The Additive Factor
Additive Manufacturing adds a whole dimension to this innovation wave and will very soon be competitive with and quickly surpass traditional subtractive fabrication methods in terms of time, cost, repeatability, and materials selection. Check this out:
- New machines are coming to market every day offering more choices at a lower price point
- Every new machine and iterations of existing models are faster, more reliable, less expensive
- Modern engineered materials provide more opportunities to explore unique structures
- Due to software and hardware enhancements, pre-processing and post-processing of additively fabricated components are more simplified, more accessible, faster, and less costly, than ever before.
The significant upside is Additive manufacturing of the future will be able to offer new engineered materials, repeatable processes, and generative design in Fusion 360 will produce new concepts with geometries that can better meet engineering requirements that cannot be provided with traditional manufacturing methods. Even today, generative design in Fusion 360 and additive manufacturing capabilities have already demonstrated significant increases in performance and productivity for many companies.
The Younger Generations are Making the Move
Our youngest engineers and designers (Millennials, Generation Z) they all get it, have already bought into, and are readily accepting the advantages of Generative Design methodologies. They see Generative Design as a necessary component of adequately doing their job well. In their minds, this is not a Culture change, but the way things are.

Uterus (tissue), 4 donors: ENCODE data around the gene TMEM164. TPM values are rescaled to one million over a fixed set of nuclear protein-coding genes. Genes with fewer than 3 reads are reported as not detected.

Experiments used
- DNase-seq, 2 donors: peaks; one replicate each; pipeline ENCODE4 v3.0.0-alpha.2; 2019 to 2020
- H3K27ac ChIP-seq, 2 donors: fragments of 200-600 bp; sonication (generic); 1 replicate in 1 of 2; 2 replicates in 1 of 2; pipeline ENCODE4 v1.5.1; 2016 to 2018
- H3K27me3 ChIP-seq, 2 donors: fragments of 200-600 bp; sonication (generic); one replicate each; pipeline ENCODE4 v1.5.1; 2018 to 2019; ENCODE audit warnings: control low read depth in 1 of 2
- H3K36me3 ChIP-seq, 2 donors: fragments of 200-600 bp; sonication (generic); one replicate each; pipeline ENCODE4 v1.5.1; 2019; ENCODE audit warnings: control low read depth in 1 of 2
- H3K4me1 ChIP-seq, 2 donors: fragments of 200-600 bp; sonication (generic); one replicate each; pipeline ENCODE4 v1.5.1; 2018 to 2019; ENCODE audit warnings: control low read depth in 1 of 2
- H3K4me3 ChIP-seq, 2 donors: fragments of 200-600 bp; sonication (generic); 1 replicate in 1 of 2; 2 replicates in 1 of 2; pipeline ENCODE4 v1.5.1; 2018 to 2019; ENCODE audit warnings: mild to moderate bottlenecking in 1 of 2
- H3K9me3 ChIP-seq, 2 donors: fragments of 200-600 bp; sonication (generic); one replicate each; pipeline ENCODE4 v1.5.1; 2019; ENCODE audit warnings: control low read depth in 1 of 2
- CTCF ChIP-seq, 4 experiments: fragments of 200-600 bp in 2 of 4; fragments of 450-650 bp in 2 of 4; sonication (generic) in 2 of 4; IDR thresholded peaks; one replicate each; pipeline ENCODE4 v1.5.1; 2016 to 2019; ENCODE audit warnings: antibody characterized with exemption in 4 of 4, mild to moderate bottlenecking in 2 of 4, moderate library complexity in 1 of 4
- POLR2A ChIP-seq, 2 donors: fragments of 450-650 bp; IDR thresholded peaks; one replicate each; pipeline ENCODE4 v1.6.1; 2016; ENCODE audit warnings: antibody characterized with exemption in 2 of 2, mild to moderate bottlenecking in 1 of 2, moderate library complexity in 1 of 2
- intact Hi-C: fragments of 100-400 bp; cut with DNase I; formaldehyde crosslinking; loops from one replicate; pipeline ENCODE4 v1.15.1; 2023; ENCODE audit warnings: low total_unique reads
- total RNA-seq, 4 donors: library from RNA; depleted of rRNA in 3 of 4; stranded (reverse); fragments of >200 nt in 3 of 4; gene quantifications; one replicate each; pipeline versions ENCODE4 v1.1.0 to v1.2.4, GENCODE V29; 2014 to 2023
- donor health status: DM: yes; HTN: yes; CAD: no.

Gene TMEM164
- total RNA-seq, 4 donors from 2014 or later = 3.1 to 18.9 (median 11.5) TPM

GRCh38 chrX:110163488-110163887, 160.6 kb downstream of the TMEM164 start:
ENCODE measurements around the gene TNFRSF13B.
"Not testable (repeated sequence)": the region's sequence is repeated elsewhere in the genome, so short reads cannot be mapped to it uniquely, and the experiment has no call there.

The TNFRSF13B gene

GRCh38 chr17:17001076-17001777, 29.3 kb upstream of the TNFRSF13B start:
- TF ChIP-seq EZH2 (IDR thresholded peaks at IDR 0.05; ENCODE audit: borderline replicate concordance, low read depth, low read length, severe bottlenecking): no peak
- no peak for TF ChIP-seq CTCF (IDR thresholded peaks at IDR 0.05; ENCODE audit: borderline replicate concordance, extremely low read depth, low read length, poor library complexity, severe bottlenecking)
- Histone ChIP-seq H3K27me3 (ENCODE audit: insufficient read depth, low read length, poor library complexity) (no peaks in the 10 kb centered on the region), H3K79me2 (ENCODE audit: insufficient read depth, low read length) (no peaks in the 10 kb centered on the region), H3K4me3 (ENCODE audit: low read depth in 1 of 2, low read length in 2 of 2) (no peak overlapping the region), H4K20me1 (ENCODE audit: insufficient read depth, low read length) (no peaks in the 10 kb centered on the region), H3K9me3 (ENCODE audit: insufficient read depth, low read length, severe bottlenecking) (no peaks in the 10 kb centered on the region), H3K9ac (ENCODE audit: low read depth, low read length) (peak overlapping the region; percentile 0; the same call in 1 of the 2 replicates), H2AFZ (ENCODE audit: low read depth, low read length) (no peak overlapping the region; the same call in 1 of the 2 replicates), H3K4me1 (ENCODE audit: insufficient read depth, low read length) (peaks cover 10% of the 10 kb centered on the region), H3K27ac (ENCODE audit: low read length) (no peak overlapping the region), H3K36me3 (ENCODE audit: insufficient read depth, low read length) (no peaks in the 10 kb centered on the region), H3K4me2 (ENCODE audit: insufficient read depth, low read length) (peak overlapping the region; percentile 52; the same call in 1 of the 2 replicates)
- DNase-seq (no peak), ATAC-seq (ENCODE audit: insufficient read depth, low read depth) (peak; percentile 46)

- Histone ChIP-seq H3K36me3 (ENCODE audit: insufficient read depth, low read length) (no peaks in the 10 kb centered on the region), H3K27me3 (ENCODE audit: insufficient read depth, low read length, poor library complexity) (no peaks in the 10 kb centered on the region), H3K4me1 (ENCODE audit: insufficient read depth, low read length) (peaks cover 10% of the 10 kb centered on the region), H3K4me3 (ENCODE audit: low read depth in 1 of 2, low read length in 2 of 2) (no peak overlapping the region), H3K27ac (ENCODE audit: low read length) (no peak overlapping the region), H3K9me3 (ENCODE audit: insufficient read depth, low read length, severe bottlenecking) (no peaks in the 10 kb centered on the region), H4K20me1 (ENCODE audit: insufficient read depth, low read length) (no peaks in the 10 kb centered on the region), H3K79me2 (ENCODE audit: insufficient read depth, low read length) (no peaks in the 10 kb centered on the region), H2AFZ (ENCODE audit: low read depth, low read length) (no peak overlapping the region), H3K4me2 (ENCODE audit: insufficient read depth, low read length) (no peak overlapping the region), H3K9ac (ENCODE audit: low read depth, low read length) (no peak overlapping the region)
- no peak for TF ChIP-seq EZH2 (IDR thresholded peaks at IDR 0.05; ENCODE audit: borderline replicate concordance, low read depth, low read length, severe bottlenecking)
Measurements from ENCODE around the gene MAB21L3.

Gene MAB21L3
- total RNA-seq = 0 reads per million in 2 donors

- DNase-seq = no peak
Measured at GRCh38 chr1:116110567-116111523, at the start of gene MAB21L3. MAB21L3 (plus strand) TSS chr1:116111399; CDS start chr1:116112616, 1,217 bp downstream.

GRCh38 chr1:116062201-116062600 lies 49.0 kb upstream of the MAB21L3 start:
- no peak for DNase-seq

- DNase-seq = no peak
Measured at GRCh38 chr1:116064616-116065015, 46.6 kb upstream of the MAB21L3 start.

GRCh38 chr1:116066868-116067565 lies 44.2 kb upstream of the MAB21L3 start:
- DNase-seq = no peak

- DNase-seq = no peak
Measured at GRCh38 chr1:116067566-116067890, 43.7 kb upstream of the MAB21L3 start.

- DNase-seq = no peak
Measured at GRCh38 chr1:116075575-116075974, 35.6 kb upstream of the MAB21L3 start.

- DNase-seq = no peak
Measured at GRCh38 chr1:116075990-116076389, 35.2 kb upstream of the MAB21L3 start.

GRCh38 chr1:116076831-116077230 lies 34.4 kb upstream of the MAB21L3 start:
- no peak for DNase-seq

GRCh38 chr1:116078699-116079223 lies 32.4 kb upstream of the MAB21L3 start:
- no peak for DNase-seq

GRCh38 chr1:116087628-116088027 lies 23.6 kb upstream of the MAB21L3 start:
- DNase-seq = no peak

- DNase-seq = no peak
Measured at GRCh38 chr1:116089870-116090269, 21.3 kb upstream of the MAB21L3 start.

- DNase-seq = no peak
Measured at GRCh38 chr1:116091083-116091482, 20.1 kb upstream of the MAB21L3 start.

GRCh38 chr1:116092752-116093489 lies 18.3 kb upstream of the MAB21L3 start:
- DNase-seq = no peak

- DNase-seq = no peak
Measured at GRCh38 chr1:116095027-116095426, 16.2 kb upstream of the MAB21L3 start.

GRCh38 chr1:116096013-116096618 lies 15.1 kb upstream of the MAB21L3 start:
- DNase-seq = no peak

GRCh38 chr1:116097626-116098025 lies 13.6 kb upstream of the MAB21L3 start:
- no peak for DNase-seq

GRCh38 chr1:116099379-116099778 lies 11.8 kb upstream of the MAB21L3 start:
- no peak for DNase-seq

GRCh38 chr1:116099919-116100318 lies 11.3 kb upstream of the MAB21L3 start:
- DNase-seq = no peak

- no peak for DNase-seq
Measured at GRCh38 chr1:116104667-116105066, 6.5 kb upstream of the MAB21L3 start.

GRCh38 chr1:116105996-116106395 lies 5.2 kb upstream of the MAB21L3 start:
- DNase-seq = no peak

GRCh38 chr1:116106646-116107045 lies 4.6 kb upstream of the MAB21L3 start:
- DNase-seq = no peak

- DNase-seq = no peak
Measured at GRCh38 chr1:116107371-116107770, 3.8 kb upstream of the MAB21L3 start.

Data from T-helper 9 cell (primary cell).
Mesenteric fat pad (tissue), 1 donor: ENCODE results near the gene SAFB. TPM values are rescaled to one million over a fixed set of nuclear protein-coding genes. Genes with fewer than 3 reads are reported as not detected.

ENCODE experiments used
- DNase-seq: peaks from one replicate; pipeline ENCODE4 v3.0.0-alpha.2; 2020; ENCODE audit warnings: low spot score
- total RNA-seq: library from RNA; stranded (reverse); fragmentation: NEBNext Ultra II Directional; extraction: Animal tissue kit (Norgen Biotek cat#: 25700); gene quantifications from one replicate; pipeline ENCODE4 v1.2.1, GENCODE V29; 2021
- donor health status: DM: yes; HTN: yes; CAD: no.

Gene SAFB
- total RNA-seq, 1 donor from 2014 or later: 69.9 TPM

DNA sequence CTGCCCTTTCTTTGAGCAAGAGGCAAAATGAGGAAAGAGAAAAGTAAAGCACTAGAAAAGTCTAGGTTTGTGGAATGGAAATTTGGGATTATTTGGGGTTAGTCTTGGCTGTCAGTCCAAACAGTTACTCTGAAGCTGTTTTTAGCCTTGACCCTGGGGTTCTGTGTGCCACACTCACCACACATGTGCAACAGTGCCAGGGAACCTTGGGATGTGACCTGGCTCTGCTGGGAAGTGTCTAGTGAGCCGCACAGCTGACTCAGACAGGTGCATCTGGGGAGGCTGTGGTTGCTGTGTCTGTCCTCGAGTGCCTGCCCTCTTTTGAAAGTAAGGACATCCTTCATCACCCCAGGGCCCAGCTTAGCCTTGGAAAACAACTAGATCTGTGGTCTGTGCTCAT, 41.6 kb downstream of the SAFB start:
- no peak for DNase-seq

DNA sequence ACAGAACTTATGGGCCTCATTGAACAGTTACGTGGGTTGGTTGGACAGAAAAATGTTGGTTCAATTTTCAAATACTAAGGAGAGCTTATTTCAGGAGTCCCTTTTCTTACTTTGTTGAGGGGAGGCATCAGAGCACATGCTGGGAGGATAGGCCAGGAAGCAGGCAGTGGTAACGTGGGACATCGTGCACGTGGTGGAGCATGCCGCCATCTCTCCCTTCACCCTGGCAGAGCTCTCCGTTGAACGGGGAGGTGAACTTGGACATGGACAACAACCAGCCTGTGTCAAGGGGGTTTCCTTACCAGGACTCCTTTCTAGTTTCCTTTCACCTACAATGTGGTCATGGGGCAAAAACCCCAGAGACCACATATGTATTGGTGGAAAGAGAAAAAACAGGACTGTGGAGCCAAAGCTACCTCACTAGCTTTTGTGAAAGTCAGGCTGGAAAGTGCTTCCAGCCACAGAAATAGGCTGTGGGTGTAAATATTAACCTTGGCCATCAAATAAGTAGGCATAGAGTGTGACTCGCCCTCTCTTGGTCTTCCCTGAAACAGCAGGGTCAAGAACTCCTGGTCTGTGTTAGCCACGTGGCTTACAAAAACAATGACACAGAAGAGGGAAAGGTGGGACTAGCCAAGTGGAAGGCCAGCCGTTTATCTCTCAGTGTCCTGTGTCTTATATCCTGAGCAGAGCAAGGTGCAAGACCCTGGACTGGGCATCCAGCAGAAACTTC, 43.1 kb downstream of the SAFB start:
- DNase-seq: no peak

Three thousand engineers are graduating each year that have been trained in generative and additive design/manufacturing processes. These engineers also have bought into and readily accepted the benefits of Generative Design.
Younger engineers may be interns or already interviewing with your company and demanding access to these tools as a precondition to hire. Again, this happened 20-30 years ago when interviewing CAD trained engineers. Engineers graduating from college (maybe even you) demanded access to specific CAD systems tools as a precondition to hire—this affected Culture change in engineering and design departments across the world.
Are you going to let some forward-thinking big company or upstart with generative and additive capabilities send your company to the back of the line? Engineering Manager, Engineer, or Draftsman; it does not matter; you are all at risk if your company doesn’t begin to explore generative design Fusion 360.
Autodesk understands this culture change is not going to be easy. Autodesk experts stand ready to help on generative design projects to make you and the project successful. Also, Autodesk can help by identifying the right intern with experience for your company or help you deliver proof of concept projects for design, manufacturing, and production.
Can you hear the train coming? Step onboard the “Generative Design in Fusion 360″ train today. It is warm and comfy in here, and the destination will be a beautiful future.
Try Generative Design in Fusion 360 for yourself.